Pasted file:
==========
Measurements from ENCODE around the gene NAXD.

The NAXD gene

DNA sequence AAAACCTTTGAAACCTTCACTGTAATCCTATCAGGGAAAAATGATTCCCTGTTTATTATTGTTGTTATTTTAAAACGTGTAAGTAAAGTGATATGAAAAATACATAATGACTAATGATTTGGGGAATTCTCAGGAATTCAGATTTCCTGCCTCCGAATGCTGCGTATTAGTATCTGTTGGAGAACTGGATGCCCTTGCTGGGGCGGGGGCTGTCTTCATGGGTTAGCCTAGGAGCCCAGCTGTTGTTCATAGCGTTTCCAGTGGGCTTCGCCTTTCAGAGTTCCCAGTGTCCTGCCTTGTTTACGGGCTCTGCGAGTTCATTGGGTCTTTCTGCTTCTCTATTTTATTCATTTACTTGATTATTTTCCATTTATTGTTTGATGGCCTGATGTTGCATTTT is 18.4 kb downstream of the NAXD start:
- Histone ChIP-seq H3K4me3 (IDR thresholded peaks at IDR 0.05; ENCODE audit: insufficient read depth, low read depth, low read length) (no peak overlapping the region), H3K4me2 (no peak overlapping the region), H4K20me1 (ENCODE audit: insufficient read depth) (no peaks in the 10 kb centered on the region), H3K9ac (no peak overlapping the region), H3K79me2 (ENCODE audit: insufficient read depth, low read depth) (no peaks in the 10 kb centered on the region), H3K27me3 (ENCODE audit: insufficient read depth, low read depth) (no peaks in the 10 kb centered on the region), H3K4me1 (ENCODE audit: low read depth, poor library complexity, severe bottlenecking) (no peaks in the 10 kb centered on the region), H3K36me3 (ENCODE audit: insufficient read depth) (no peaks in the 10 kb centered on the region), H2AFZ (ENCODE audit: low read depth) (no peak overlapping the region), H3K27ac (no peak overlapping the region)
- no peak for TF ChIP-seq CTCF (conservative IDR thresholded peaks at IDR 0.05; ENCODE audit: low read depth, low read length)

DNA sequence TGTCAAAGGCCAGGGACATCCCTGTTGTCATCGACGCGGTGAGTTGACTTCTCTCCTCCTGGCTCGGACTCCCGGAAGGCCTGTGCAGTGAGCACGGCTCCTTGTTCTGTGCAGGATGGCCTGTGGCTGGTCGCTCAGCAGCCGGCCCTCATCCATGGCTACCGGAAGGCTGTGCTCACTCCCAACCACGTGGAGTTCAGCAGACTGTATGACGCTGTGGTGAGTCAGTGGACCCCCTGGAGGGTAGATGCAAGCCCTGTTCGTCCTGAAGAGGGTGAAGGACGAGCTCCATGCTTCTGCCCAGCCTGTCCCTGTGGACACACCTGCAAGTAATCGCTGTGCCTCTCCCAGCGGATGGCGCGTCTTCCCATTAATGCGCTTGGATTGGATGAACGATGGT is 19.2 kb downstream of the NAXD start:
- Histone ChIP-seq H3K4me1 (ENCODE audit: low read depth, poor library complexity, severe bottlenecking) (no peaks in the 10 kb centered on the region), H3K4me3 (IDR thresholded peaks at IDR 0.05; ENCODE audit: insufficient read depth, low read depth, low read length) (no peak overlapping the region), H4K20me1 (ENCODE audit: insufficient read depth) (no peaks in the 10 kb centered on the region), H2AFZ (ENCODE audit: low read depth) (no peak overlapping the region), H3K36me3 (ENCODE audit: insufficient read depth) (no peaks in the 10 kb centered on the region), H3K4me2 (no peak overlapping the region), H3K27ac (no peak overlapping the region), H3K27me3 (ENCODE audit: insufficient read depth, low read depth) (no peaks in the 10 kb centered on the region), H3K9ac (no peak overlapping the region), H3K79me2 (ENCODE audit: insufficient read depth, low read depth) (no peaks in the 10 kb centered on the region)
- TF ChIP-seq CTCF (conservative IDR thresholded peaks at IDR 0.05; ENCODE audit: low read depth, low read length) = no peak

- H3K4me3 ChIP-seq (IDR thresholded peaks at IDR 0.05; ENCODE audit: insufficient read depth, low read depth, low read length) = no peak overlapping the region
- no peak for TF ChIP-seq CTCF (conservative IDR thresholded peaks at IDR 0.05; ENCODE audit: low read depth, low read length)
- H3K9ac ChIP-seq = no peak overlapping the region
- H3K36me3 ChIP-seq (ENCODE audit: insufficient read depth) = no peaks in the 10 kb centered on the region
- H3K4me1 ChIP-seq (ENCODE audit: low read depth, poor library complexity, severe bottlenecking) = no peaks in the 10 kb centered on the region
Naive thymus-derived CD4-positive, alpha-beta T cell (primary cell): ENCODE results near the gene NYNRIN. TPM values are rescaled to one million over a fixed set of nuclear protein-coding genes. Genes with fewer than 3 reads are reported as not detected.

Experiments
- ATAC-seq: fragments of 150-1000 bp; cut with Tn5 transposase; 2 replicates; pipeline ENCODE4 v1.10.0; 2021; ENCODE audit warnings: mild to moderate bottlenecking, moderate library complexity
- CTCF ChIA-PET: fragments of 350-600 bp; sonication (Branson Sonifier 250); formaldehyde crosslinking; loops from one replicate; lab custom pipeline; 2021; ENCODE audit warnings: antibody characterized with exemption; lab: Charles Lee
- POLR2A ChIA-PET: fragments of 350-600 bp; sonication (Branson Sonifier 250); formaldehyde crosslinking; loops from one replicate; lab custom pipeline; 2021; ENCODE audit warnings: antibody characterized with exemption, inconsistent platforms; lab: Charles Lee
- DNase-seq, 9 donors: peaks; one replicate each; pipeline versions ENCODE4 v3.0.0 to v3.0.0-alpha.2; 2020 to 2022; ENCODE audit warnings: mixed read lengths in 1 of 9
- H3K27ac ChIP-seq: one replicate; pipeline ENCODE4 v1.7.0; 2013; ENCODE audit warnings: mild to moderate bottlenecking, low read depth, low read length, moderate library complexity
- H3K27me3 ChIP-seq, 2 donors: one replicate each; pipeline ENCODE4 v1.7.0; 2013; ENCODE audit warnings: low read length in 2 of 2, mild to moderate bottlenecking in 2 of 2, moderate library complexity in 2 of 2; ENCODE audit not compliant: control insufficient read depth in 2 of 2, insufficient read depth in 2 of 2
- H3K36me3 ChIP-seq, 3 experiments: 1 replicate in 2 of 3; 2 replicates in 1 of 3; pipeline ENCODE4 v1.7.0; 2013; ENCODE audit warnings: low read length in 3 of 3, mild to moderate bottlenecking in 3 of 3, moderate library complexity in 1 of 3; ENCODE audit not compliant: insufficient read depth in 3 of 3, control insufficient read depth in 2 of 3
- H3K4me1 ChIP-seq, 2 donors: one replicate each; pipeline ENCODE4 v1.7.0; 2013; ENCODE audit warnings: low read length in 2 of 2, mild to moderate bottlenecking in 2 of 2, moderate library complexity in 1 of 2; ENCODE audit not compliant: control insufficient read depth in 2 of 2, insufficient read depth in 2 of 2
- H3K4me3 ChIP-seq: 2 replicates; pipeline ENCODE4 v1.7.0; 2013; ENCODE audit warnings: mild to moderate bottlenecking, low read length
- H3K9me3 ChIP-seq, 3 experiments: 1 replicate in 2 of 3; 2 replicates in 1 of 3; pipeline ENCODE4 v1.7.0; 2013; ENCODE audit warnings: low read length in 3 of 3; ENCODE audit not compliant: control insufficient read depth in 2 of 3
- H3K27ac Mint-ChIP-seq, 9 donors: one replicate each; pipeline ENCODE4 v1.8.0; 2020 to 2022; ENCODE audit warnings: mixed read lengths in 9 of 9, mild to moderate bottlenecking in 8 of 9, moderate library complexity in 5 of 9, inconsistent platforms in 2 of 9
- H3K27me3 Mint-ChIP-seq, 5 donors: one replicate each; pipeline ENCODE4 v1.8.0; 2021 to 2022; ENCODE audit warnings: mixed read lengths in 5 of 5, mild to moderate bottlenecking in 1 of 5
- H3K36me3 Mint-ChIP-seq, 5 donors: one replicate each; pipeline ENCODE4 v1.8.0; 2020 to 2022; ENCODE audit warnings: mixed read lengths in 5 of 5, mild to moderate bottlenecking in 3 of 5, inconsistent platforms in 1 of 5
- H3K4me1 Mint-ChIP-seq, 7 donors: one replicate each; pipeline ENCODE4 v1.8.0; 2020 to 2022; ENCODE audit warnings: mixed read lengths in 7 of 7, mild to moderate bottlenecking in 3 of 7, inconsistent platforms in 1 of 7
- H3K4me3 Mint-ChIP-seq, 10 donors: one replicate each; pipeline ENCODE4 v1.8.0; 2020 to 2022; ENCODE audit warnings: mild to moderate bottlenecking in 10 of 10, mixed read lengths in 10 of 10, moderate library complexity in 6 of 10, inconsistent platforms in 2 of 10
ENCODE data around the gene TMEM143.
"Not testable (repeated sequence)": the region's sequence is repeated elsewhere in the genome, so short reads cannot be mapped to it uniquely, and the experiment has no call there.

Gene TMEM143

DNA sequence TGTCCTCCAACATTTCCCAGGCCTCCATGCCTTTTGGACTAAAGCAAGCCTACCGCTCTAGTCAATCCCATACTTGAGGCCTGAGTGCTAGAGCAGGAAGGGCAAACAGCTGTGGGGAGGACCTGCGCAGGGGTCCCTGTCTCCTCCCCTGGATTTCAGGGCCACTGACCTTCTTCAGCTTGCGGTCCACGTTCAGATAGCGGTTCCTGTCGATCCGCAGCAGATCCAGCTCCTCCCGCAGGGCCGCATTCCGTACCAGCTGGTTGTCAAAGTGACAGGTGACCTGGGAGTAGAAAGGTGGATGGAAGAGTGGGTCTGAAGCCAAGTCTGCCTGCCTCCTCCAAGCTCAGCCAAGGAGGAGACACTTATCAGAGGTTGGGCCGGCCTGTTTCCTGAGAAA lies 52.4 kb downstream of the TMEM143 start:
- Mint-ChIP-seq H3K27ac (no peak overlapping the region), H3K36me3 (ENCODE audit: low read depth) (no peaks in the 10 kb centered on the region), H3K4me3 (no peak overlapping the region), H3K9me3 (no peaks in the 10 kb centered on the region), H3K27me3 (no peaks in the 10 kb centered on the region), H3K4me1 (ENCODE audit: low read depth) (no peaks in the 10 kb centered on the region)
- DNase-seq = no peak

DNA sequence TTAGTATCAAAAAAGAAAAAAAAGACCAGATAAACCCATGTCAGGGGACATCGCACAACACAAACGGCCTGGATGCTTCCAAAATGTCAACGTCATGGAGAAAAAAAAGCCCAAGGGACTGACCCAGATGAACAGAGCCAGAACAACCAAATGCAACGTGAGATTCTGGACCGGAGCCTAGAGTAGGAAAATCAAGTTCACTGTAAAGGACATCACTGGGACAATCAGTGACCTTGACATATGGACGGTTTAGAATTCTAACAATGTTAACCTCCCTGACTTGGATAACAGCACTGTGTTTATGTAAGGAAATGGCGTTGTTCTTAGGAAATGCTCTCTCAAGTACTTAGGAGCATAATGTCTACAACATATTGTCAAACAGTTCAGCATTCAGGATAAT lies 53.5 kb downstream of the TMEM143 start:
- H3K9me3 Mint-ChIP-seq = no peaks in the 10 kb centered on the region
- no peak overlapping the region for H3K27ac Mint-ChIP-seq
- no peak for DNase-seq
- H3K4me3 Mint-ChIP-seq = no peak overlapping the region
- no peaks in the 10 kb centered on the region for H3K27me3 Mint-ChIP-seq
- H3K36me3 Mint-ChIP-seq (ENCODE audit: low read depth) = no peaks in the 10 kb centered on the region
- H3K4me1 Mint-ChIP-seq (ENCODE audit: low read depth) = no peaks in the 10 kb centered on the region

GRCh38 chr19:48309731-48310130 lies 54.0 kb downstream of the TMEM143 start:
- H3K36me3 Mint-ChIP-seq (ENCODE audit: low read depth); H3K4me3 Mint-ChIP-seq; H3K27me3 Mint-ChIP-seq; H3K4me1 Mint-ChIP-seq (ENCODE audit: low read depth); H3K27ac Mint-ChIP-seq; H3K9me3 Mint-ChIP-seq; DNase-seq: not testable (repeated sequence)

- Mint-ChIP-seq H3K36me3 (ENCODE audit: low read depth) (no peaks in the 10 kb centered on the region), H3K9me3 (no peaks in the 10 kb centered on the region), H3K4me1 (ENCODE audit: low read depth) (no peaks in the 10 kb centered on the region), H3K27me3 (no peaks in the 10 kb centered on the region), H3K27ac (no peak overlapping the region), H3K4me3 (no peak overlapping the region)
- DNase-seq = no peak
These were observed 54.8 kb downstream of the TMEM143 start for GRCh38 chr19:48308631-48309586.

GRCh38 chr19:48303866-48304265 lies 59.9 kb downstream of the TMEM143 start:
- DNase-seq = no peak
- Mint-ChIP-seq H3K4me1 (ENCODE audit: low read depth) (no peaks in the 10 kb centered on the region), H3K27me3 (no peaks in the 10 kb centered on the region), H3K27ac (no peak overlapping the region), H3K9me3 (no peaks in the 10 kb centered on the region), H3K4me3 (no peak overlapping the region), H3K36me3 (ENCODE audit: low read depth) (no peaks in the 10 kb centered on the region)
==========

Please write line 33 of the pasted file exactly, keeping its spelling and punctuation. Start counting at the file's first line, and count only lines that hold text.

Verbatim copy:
Gene TMEM143